There has been a substantial growth in the number of children being identified as potential victims of modern slavery attributed to county lines gangs, it has emerged.
Figures published by the National Crime Agency on victims of trafficking and exploitation found a 48% increase in minor exploitation cases from 2,118 in 2017 to 3,137 in 2018.
“This increase is due, in the majority, to a continued increase in the recorded NRM referrals related to the county lines criminal business model of exploiting vulnerable individuals and other forms of criminal labour exploitation,” said the report from the National Crime Agency on National Referral Mechanism statistics.
The Local Government Association warned that referrals of potential child victims of modern slavery made by councils in England have soared by 800 per cent in five years.
The latest statistics reveal that the number of council referrals of suspected child victims of modern slavery in England to the National Referral Mechanism has risen from 127 in 2014 to 1,152 in 2018, a staggering increase of 807 per cent. The rate of these child referrals has increased by 67 per cent in a year alone, from 690 in 2017, with children accounting for 92 per cent of all referrals (child and adults) made by councils in England in 2018.
Estimates of the number of victims of modern slavery in the UK range from 13,000 to more than 130,000. The overall costs to UK society of modern slavery are estimated to be between £3.3 billion and £4.3 billion.
The National Crime Agency report is a summary of the potential victims of modern slavery and human trafficking referred to the National Referral Mechanism in 2018.
There were 6,993 potential victims submitted to the National referral Mechanism in 2018, a 36 per cent increase on the 5,142 referrals in 2017.
Of the 6,993 potential victims, 2,728 were female, 4,261 were male and four were transgender. Of the victims 3,856 were adults and 3,137 were minors.
The report attributes the 48 per cent rise in minors from 2017 on the rise in county line gangs.
The Metropolitan Police Service had the highest number of referrals – 263 – followed by Thames Valley with 139 and 121 in West Yorkshire.
Potential victims of trafficking came from 130 different nationalities in 2018. The most commonly reported potential victims were from the UK, Albania and Vietnam with referrals involving UK nationals rising nearly 100% from 820 referrals in 2017 to 1,625 in 2018.
The most common exploitation type for both adults and minors was labour exploitation, a category which includes criminal exploitation.
Of the 6,993 potential victims 6,462 were referred to English police forces, with the remainder being passed to the Police Service of Northern Ireland, Police Scotland and Welsh police forces.
The statistics showed that in 2018, 1,986 of the referrals reported that the location was overseas only.
The LGA said the spiraling referral rates are being fuelled by an increasing awareness of modern slavery and the growing issue of young people being exploited by county lines drugs gangs, which is putting council services under increasing and significant pressure.
The LGA is warning that the rapid year-on-year increase in child referrals is further evidence of the current huge pressures on children’s services. Alongside that, the rising number of adult victims is adding to demand for housing and adult social care.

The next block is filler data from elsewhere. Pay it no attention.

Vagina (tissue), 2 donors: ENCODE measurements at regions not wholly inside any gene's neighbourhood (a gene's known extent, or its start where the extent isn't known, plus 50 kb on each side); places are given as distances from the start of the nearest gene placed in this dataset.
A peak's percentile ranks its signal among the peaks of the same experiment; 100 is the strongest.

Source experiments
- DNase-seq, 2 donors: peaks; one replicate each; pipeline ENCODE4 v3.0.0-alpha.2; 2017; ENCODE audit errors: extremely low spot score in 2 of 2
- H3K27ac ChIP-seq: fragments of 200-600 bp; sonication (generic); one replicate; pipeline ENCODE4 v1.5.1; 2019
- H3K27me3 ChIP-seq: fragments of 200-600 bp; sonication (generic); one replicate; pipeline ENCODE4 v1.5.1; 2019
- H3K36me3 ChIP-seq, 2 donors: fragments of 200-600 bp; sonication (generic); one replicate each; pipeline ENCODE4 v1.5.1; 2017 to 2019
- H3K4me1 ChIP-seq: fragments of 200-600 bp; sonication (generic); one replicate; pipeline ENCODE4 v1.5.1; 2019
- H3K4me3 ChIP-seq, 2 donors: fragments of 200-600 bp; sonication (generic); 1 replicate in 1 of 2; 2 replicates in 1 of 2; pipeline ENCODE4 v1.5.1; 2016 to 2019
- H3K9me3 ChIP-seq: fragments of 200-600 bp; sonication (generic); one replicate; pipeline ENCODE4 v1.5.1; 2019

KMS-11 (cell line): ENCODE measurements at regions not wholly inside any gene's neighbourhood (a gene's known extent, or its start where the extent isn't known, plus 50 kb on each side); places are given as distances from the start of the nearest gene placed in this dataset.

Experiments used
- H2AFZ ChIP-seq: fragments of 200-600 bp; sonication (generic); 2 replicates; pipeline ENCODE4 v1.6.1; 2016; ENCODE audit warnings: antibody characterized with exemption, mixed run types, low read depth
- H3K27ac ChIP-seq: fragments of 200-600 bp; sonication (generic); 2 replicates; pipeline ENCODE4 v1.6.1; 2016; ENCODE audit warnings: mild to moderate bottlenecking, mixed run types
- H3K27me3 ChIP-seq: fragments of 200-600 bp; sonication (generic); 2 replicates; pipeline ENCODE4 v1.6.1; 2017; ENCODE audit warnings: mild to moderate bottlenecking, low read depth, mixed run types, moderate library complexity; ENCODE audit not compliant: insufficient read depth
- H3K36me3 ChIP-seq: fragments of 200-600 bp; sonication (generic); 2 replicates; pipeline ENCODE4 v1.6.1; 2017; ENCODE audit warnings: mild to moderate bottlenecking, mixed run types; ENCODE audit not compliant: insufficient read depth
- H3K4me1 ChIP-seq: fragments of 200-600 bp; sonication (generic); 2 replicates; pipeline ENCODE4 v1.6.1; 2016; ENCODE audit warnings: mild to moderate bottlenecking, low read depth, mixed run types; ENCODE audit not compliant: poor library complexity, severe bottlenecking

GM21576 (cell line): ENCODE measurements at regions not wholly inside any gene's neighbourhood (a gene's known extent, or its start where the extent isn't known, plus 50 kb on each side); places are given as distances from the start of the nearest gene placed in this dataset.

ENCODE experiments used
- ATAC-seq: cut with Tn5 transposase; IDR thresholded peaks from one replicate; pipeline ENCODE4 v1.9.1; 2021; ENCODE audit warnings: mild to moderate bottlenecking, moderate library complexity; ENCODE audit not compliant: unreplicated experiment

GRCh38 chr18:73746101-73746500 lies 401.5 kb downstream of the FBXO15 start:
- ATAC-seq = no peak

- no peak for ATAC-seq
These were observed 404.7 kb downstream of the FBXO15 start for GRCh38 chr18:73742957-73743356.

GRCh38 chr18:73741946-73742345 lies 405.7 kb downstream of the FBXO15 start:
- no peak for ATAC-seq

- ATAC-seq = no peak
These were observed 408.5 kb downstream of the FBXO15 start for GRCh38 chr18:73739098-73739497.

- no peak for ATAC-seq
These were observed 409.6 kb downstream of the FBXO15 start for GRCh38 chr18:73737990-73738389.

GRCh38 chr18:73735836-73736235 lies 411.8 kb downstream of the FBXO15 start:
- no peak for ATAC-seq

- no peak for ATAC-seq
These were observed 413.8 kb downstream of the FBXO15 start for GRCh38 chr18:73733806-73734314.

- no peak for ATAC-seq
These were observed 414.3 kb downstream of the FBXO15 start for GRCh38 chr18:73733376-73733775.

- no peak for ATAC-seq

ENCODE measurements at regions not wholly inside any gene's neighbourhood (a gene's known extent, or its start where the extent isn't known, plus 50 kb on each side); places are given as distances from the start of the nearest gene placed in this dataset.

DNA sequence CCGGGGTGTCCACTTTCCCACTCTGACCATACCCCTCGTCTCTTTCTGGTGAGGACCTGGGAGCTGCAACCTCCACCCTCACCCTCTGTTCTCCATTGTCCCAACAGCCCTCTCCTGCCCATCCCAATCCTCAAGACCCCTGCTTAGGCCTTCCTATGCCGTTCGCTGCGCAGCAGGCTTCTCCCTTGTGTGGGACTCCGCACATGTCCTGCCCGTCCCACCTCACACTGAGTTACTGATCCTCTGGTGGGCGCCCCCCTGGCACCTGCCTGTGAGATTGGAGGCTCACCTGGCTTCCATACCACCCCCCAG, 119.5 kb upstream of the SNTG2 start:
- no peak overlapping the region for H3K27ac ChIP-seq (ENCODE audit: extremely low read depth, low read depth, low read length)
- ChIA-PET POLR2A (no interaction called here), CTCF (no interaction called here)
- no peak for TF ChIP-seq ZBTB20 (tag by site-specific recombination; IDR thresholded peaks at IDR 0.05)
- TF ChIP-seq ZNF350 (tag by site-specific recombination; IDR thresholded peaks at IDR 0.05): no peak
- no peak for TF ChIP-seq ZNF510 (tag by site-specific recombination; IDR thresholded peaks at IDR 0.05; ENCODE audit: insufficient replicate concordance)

No specific funding is given to councils to support victims of modern slavery, who may have suffered terrible abuse, been forced to live in squalor and, in the case of many adult victims, paid shockingly low wages as a result of exploitation by criminal gangs.
The LGA, which is working with the Home Office on reforms to the NRM, and has recently published updated guidance for councillors on modern slavery, is urging the government to use next year’s Spending Review to ensure there is long term and sustainable funding to help tackle modern slavery and support its victims.
This means investing in specialist support for adult and child victims after they are identified and referred to the NRM, as well as ensuring mainstream services are properly funded, to enable councils to provide support to victims who are eligible for them.
Cllr Simon Blackburn, Chair of the LGA’s Safer and Stronger Communities Board, said “Councils are committed to tackling the despicable crime of modern slavery, which is a rising threat to our communities. It can destroy the lives of vulnerable people working in fear of physical violence from ruthless gangmasters for little or no pay.
“The spiraling rate of council referrals, especially relating to children who face specific risks through county lines drug trafficking or child sexual exploitation, is having a huge impact on overstretched council services, particularly children’s services.
“Extra funding next year will help but government needs to ensure councils have adequate long-term resources to tackle this abuse and support its victims, as well as creating a sustainable NRM system in the long term.
“Everyone needs to be alert to modern slavery wherever they live, particularly at hand car washes and nail bars, which are high risk sectors for exploitation, and to look out for people living in poor quality, overcrowded accommodation.
“Any suspicious behaviour should be reported to help rescue people living grim lives at the hands of heartless profiteering criminals,” he concluded.
Anyone who believes someone is in immediate danger due to modern slavery or exploitation should call police on 999, or 101 if there is no immediate danger. Alternatively, call the Modern Slavery Helpline on 08000 121 700.